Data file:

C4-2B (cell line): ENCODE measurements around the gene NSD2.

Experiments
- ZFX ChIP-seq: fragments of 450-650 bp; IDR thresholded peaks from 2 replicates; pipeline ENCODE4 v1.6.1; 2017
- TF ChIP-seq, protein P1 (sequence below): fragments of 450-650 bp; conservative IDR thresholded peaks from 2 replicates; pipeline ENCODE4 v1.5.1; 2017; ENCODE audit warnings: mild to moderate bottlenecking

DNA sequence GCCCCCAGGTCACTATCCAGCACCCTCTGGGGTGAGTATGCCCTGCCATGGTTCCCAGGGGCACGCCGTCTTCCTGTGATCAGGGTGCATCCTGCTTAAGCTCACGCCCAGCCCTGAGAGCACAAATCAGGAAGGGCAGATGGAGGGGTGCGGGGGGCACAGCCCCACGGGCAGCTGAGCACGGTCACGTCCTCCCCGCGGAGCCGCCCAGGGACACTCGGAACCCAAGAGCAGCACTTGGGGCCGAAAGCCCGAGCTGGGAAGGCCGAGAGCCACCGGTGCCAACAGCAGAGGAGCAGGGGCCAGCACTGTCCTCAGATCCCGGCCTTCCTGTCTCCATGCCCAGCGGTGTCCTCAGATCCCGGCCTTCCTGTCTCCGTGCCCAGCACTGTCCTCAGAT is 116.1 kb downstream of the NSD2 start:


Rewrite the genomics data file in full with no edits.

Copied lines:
C4-2B (cell line): ENCODE measurements around the gene NSD2.

Experiments
- ZFX ChIP-seq: fragments of 450-650 bp; IDR thresholded peaks from 2 replicates; pipeline ENCODE4 v1.6.1; 2017
- TF ChIP-seq, protein P1 (sequence below): fragments of 450-650 bp; conservative IDR thresholded peaks from 2 replicates; pipeline ENCODE4 v1.5.1; 2017; ENCODE audit warnings: mild to moderate bottlenecking

DNA sequence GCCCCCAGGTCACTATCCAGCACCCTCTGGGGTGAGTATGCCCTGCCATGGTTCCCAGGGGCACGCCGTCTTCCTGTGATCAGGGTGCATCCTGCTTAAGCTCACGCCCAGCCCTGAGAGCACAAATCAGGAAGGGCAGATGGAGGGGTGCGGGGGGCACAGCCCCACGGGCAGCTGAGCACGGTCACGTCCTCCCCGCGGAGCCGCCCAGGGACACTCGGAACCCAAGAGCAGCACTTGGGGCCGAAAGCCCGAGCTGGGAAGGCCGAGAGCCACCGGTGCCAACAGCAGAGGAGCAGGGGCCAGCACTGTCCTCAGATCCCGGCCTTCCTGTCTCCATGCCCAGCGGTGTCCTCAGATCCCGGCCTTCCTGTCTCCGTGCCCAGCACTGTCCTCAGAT is 116.1 kb downstream of the NSD2 start: